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Giving it up for the ensemble of Broadway’s “Lysistrata Jones”

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Lysistrata Jones is the new college basketball / sexual extortion musical comedy. It’s adapted very loosely from Aristophanes by playwright Douglas Carter Beane and songwriter Lewis Flinn. (Actually “suggested by” or “inspired by” is a better way to put it than “adapted from.”) The show had a run off-Broadway last summer, staged in the actual gymnasium of the Judson Memorial Church. Recently it reopened at the Walter Kerr Theatre to a rave review from the New York Times.

I saw the show last Friday at a special matinee performance and had an enjoyable time. As many have observed, this musical is not as pointed as Aristophanes’ famous anti-war comedy Lysistrata. It has more in in common with the scads of raunchy coming-of-age film comedies that began with Porky’s and proceeded through American Pie and beyond. Some have also pointed out that the libretto—about cheerleaders who withhold sexual favors from the basketball team in order to incite them to win games—isn’t as literate and witty as some of Beane’s nonmusical plays (which include As Bees in Honey Drown and The Little Dog Laughed). That’s true, but the humor in Lysistrata Jones seems appropriate to the genre and to the characters Beane’s dealing with. And Beane’s dialogue isn’t entirely simple-minded: I don’t recall Porky’s quoting Walt Whitman and/or Emily Dickinson as Lysistrata Jones does.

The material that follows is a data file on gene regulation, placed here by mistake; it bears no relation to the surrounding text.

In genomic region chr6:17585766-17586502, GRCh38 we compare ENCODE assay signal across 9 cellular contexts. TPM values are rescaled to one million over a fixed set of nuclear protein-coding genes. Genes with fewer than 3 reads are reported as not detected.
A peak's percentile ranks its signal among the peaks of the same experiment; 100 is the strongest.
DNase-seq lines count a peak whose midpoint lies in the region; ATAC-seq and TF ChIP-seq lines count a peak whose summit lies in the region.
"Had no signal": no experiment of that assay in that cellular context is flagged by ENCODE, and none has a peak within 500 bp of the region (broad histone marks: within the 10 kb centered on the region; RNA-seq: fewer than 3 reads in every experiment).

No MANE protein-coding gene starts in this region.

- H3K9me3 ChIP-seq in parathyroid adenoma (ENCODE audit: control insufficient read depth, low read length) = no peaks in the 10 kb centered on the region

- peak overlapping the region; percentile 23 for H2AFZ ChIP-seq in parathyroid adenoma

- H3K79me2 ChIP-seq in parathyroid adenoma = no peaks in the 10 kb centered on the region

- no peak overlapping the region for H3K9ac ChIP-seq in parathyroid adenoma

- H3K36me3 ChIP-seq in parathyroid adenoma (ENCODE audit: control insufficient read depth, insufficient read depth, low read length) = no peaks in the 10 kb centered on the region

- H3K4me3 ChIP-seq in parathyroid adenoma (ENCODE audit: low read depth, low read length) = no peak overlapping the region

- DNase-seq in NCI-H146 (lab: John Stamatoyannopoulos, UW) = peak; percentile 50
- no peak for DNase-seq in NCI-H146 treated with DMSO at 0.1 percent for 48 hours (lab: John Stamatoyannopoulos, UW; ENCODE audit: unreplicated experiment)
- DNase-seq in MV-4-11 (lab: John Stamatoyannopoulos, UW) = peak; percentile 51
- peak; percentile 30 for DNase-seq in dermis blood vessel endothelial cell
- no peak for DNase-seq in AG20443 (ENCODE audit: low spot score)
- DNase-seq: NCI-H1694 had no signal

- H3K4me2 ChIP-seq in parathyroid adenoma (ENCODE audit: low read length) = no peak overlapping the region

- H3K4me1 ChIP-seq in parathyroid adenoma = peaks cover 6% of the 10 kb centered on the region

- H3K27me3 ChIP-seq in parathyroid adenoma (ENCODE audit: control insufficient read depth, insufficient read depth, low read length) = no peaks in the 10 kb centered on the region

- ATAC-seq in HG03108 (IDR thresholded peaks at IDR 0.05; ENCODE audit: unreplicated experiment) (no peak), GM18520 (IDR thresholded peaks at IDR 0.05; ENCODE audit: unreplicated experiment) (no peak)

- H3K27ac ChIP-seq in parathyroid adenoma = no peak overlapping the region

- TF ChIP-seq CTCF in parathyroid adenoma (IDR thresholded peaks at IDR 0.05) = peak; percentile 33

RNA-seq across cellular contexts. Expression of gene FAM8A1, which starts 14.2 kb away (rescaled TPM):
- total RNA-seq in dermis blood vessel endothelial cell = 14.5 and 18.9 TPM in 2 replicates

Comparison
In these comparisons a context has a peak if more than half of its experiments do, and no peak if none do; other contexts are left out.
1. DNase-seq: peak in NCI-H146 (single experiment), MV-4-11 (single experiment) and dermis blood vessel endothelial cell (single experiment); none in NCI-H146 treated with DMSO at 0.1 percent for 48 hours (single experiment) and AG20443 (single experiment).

Alex Wyse & LaQuet Sharnell


Patti Murin is fine in the title role, but what made Lysistrata Jones most impressive to me was its strong ensemble of players, performing under the direction of Dan Knechtges, who also choreographed. I especially liked big-voiced LaQuet Sharnell as one of the Lysistrata’s fellow cheerleaders, along with the very funny Alex Wyse, who plays a white, Jewish kid who finds bravado in Ebonics—but who eventually graduates from slang-spouting schlemiel status into mensch-hood. I hope to see more from both of these actors in the future.

Not sure how long Lysistrata Jones will remain on Broadway. It’s probably not the next Mamma Mia!. But I have a feeling it will be a title that will show up in all sorts of regional and college productions in the next few years. The one thing that could prevent that is the show’s tendency toward topical humor. In fact, Beane must be adding new lines to the script on a regular basis. There’s no way a joke about Kim Jong Il at Friday’s performance was in the show when it played at the Judson gym, or even when it first opened at the Kerr.

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